Nissan's 2.5-liter Altima engine borrows clever efficiency tech from the GT-R

Drop-in cylinder liners? Who needs 'em!

Andrew Krok Reviews Editor / Cars
Cars are Andrew's jam, as is strawberry. After spending years as a regular ol' car fanatic, he started working his way through the echelons of the automotive industry, starting out as social-media director of a small European-focused garage outside of Chicago. From there, he moved to the editorial side, penning several written features in Total 911 Magazine before becoming a full-time auto writer, first for a local Chicago outlet and then for CNET Cars.
Andrew Krok
2 min read
Enlarge Image

The diamond-tipped drill bit will go over the iron coating, shooting sparks all over the place, until the liner sports a smooth, mirror-like finish.


I don't blame you if you don't see much commonality between the and the , except for maybe the windshield wiper stalk. Yet, tucked away in the all-new Altima's engine is a trick bit of engineering that first found a place on Godzilla.

on Thursday unveiled more information behind its "mirror bore" process, which it first used in the GT-R before adapting it to other vehicles like the Nismo. Now, it's an integral part of the 2.5-liter engine offered on the new Altima, and Nissan says this is its highest-volume application of this technology to date.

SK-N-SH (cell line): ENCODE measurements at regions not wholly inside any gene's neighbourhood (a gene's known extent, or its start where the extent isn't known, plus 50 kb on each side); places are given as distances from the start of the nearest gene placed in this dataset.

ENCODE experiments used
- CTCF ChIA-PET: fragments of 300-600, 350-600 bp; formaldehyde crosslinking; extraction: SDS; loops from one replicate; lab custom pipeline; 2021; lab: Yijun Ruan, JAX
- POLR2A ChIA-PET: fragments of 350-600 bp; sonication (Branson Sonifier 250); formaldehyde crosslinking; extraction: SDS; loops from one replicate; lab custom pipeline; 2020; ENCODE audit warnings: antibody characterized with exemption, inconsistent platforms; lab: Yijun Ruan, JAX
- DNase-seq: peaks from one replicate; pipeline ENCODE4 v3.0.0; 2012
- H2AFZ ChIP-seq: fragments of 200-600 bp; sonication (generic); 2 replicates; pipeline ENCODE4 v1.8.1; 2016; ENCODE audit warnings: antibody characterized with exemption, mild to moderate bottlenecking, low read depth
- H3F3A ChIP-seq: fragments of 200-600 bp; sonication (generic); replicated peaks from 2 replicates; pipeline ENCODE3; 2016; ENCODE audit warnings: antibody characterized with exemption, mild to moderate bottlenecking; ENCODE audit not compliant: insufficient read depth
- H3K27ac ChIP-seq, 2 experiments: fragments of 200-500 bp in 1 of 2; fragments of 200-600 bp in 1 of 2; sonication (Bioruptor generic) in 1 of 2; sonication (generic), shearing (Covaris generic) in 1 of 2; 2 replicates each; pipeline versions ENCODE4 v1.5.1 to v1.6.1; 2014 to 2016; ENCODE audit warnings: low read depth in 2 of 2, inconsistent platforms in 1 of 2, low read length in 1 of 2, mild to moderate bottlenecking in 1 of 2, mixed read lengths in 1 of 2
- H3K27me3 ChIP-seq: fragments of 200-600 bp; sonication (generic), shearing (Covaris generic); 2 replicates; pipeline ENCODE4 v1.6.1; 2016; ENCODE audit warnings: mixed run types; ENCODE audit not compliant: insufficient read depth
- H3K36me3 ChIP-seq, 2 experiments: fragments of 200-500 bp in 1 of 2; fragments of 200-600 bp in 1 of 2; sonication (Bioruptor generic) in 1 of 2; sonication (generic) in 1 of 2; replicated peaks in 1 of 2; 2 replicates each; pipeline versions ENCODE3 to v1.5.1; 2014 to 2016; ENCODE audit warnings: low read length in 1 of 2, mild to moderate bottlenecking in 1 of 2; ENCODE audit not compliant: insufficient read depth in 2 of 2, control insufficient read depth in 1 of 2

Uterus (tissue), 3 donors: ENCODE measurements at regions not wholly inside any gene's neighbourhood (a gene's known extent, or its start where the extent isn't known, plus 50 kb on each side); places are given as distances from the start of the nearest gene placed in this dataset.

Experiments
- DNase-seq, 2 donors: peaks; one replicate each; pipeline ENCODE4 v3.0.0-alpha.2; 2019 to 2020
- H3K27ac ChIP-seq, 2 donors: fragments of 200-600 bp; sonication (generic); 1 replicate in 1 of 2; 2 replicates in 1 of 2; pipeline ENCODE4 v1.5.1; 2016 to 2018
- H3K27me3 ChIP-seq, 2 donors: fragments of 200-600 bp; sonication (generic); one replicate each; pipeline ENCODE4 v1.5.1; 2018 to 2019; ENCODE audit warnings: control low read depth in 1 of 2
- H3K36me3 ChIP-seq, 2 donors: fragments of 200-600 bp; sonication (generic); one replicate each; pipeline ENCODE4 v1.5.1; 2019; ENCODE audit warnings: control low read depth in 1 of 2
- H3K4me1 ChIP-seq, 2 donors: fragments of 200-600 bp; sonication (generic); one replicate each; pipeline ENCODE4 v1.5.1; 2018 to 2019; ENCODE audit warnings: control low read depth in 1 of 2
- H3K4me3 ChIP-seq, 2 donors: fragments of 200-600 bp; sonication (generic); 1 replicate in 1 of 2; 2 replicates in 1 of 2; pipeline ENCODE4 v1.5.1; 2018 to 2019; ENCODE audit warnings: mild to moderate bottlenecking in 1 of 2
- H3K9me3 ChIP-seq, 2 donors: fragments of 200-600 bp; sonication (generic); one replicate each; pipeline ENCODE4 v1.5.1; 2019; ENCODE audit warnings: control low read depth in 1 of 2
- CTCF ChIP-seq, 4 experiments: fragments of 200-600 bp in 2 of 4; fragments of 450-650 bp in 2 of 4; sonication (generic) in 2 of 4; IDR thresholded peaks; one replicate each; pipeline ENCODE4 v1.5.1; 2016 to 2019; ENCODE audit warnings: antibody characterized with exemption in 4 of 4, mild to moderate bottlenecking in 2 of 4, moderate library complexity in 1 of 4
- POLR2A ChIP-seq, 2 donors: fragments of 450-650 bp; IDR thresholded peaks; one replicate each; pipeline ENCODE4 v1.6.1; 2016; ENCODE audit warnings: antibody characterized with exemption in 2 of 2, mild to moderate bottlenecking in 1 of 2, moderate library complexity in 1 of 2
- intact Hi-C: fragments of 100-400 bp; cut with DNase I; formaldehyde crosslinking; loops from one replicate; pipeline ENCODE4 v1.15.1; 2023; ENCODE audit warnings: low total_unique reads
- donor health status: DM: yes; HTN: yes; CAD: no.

Essentially, the mirror bore process replaces a traditional cylinder liner. When an engine block is made of aluminum, like the Altima's is, it requires a cylinder liner to act as a layer between the block itself and the pistons inside -- aluminum isn't capable of handling the heat and stress that comes from the pistons doing their thing, so the liner is usually made of heavier cast iron. Instead of using a liner, Nissan instead coats the cylinders with a 0.2-millimeter-thick layer of molten iron, polishing it to a mirror finish with a drill bit containing diamonds. The coating's shiny surface means less energy is lost to friction, improving the engine's efficiency.

The end result is the same -- protection of the block's cylinder walls from the forces within -- but Nissan's process brings some additional benefits to the table, as well. Considering the mirror bore procedure leaves just 0.2 millimeters of material, it makes for a much lighter solution than the usual 2-millimeter cast iron liners in use, improving overall efficiency. That thinness also makes for better heat conduction, reducing engine knock and again boosting engine efficiency.

With electrification gaining footholds across the industry, the internal combustion engine needs to up its game to stay relevant amid ever-growing efficiency regulations. Mirror bore coating is one way to do that, but the Altima has a second trick up its sleeve, as well: VC-Turbo. VC stands for variable compression, as it relies on intricate crankshaft linkages to change the engine's compression ratio on the fly, favoring either efficiency or power depending on the driver's needs. This clever 2.0-liter I4 slots above the Altima's 2.5-liter engine in the lineup, and it can also be found on the Infiniti QX50.

2019 Nissan Altima photo gallery: Better styling, a trick turbo engine and a ton of tech

See all photos